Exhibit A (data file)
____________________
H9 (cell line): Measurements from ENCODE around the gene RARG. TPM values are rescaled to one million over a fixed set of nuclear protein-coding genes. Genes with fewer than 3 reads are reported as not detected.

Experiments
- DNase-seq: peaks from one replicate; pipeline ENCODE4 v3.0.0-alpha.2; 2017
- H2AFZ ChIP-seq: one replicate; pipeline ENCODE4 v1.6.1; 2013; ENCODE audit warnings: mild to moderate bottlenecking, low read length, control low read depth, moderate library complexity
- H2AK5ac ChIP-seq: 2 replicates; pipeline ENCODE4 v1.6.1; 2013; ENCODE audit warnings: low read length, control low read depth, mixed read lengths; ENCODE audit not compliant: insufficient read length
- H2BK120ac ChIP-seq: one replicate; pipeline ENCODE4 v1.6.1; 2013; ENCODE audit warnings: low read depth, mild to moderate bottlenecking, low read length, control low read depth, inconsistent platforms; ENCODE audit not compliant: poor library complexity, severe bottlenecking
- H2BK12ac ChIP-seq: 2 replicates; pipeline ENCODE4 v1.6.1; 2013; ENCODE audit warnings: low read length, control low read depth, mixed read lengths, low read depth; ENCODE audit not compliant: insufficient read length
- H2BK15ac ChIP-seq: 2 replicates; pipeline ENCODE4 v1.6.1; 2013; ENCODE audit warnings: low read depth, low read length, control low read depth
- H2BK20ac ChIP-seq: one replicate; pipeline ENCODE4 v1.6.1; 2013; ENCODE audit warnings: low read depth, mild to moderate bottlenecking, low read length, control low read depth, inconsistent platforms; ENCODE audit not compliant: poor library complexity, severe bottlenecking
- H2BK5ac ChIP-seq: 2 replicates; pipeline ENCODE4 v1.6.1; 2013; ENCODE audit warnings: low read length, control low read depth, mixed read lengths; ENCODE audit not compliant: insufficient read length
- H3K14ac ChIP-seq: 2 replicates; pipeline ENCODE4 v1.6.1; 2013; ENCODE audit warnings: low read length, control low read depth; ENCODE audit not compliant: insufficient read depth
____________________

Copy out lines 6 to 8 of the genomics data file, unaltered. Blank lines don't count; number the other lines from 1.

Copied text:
- H2BK120ac ChIP-seq: one replicate; pipeline ENCODE4 v1.6.1; 2013; ENCODE audit warnings: low read depth, mild to moderate bottlenecking, low read length, control low read depth, inconsistent platforms; ENCODE audit not compliant: poor library complexity, severe bottlenecking
- H2BK12ac ChIP-seq: 2 replicates; pipeline ENCODE4 v1.6.1; 2013; ENCODE audit warnings: low read length, control low read depth, mixed read lengths, low read depth; ENCODE audit not compliant: insufficient read length
- H2BK15ac ChIP-seq: 2 replicates; pipeline ENCODE4 v1.6.1; 2013; ENCODE audit warnings: low read depth, low read length, control low read depth